All this being said, I like the dogs. I really do. If they belonged to a friend, I would enjoy visiting them and hanging out for a while. I just wish they didn’t live in my house.

7 | roz

August 7th, 2007 at 7:58 am


Sorry i’m a few days behind in my comment, but i’m too much of a dog lover not to comment.

I had a dog growing up, and although i didn’t have much responsibility for him, he was THE BEST christmas present my parents EVER bought for my sister and i. It was the saddest day of my life when he died.

Now as an adult, i have 2 doggies. Westies to be exact. I wouldn’t trade the responsibility of them for anything. I also do the whole poop dry thing in the backyard, and ya, picking up warm poop off the neighbours lawn isn’t my favorite pastime, but really – it’s worth it. Really.

My doggies bark when they hear a noise or when they think something isn’t right. But they are NOT yappy dogs. You train dogs to be yappy or not. If they bark and you give them attention (whether it’s positive or negative) they will continue to bark. If you ignore them when they bark, they will learn that it doesn’t get your attention. It’s all about giving them attention for behaviour that you want like being quiet or sitting etc. (I could go on and on about how to train doggies).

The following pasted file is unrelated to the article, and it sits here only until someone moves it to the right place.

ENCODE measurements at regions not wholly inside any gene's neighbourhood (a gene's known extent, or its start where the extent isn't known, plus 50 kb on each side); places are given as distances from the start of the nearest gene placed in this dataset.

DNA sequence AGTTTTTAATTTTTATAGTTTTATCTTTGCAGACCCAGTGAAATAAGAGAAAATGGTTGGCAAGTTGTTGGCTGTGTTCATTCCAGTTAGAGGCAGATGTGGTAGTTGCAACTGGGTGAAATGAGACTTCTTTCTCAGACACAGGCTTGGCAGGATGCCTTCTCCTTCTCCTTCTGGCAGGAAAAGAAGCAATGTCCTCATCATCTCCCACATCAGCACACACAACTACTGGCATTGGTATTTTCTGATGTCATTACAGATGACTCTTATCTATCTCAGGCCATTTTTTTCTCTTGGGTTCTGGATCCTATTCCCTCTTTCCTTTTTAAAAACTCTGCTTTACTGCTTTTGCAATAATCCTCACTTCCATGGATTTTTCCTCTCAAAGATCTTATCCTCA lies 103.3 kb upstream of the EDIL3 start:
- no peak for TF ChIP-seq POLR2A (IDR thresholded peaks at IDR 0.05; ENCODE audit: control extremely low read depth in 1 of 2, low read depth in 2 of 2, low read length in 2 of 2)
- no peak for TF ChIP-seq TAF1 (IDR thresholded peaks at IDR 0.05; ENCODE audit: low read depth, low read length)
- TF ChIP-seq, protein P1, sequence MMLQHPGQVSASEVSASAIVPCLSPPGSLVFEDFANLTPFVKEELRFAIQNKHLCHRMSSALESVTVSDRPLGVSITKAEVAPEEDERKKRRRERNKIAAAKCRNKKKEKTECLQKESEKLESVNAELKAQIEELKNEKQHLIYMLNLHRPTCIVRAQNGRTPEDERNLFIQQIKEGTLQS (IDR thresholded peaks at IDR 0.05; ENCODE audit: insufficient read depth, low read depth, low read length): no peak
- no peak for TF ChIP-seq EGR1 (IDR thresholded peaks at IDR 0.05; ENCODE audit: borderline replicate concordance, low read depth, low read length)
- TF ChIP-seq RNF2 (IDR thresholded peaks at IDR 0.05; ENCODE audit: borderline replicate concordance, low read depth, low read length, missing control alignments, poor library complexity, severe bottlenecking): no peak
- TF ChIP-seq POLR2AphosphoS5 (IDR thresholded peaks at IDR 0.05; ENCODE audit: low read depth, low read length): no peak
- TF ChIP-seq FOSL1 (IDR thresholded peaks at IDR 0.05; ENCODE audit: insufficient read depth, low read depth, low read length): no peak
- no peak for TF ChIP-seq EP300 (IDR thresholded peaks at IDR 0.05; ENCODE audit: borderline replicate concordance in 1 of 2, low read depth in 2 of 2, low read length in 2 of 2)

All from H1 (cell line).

It’s the best feeling in the world when you come home from work, and there is a little friend or two so happy to see you!

And the breath smelling thing…one of my dogs has the best dog breath ever – seriously! and it’s because he chews dog toys all the time. It really helps to keep his teeth clean and white and his breath smelling nice. My other doggy…we got her after she lived with someone else for 6 months and she had bad breath and we found out it was because her last owner didn’t let her have toys. Now she has a ton of toys to chew on and her breath is totally fine.

Again, if you have any other questions, just let me know. i love to blab about dogs :)

8 | Miss Vicky

August 7th, 2007 at 9:54 am


andrea, I think your white-haired friend is a Westie. Schnauzers are grey (salt-and-pepper or charcoal). My last pooch, Pepper, was a schnauzer. Lived to a ripe old age of 16. She barked when folks came to the door but that’s about it. She was a wonderful companion and I miss her.

Winston, who arrived with the Webgeek, is a real contrast. He’s a 100 lb German Shepherd. A lotta dog, let me tell you. probably too much dog for me, but I still love him.

Being a dog owner takes commitment, that’s for sure. There’s the poop thing…. For backyard use, we have a spring-loaded claw-type thing not unlike your drawing above. It’s awesome. For walks, we use the biodegradable Scoopies. I have yet to meet a dog owner that flushes the poop. That is about the stupidest bylaw ever. I have been thinking about putting in a dog poop composter for a while now. One of these days…